Book of evidence in Elaine O’Hara case ‘eight-volumes’

Graham Dwyer further remanded in custody until after Christmas

Graham Dwyer  at Dun Laoghaire court in October. File photograph: Cyril Byrne / The Irish Times

Graham Dwyer at Dun Laoghaire court in October. File photograph: Cyril Byrne / The Irish Times

Wed, Dec 18, 2013, 11:35

The man charged with the murder of Elaine O’Hara has been further remanded in custody until after Christmas when the book of evidence is due to be presented in court.

“I understand it is quite a large eight-volume tome,” Saran Ceillier barrister for the DPP told Judge Gráinne Malone of Dublin District Court at Cloverhill today.

Graham Dwyer was charged in October with the murder of Elaine O’Hara (36) whose decomposed remains were found in the Dublin mountains in September.

Mr Dwyer (41), originally from Cork but with an address at Kerrymount Close, Dublin 18, was today remanded in custody to appear on January 15th by video-link.

Last month he was refused bail by the High Court after it was opposed by the State. However this matter is due before the Supreme Court tomorrow.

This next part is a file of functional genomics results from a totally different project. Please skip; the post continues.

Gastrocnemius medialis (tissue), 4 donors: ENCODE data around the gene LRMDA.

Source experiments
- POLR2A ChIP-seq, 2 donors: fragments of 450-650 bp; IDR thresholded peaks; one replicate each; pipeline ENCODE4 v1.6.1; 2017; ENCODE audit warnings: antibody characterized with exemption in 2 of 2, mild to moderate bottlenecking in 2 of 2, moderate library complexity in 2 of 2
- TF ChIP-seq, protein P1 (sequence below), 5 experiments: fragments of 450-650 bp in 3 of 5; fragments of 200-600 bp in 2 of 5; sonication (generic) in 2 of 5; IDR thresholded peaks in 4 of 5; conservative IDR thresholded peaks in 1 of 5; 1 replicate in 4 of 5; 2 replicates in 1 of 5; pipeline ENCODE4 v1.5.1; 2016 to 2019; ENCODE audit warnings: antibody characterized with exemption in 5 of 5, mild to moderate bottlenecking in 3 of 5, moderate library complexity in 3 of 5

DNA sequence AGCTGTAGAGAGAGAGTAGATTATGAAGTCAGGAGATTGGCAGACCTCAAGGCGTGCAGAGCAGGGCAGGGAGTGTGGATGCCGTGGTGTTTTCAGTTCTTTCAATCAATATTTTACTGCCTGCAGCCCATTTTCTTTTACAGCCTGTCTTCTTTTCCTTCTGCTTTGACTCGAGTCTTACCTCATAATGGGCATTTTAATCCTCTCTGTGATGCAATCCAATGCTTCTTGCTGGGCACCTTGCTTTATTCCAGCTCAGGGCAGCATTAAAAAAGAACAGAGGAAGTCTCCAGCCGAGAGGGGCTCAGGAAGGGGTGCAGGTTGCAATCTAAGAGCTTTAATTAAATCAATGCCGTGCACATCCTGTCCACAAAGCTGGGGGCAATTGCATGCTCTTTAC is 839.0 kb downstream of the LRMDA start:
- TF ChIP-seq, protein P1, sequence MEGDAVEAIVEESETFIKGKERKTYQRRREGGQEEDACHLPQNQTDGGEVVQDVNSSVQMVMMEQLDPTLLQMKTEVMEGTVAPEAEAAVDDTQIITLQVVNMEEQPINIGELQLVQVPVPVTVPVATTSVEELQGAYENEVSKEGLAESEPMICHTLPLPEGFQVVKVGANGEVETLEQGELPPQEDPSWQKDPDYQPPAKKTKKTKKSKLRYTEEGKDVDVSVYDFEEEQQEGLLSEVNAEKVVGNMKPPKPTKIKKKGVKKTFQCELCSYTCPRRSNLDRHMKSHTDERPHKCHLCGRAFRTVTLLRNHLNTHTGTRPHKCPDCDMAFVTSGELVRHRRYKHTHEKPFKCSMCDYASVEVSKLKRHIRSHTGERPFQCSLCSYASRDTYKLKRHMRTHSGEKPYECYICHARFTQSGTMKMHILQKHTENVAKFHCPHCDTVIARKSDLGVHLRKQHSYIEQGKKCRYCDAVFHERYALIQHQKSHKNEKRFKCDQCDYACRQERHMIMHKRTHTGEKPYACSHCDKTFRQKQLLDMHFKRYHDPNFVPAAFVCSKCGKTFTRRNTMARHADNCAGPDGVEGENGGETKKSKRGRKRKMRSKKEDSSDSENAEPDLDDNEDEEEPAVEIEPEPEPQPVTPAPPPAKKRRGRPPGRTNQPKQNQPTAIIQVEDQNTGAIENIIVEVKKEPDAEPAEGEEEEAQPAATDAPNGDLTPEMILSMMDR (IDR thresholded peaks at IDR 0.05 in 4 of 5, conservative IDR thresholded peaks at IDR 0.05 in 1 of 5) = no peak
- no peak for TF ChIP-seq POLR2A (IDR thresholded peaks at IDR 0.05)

He was wearing a black jumper and light-coloured trousers when he appeared by videolink today. He gave his name when asked by the judge.

The architect and father of two is accused of murdering Ms O’Hara in Co Dublin on August 22nd, 2012.

His arrest in October followed the discovery of her remains in the Dublin mountains over a year after her disappearance.

Mr Dwyer has been held at Cloverhill Prison since he was charged on October 18th. That hearing was told that when he was cautioned by gardaí and asked if he had anything to say Mr Dwyer had replied “I do; Not guilty”.

On November 20th he was further remanded in custody and was granted legal aid. At that hearing the court heard he was no longer on a salary and his family home was in mortgage arrears.

At that point the gardaí said their investigation was at a “very advanced stage”. Gardaí have 441 lines of inquiry, 336 statements, 329 reports and 814 exhibits, Det Sgt Peter Woods told the court on November 20th.

Ms O’Hara had been missing for more than a year before her decomposed remains were found in undergrowth by a woman walking her dog on September 13th at Killakee Mountain, Rathfarnham.

A bag containing a number of items belonging to Ms O’Hara as well as her mobile phone and keys were discovered in a reservoir near Roundwood, Co Wicklow at different times in the days before and after the body was found.

The opening of an inquest into her death heard that no cause of death had been established and the inquest was adjourned until the outcome of the criminal proceedings.

Irish Times News



News - direct to your inbox

Which Daily Digest would you like?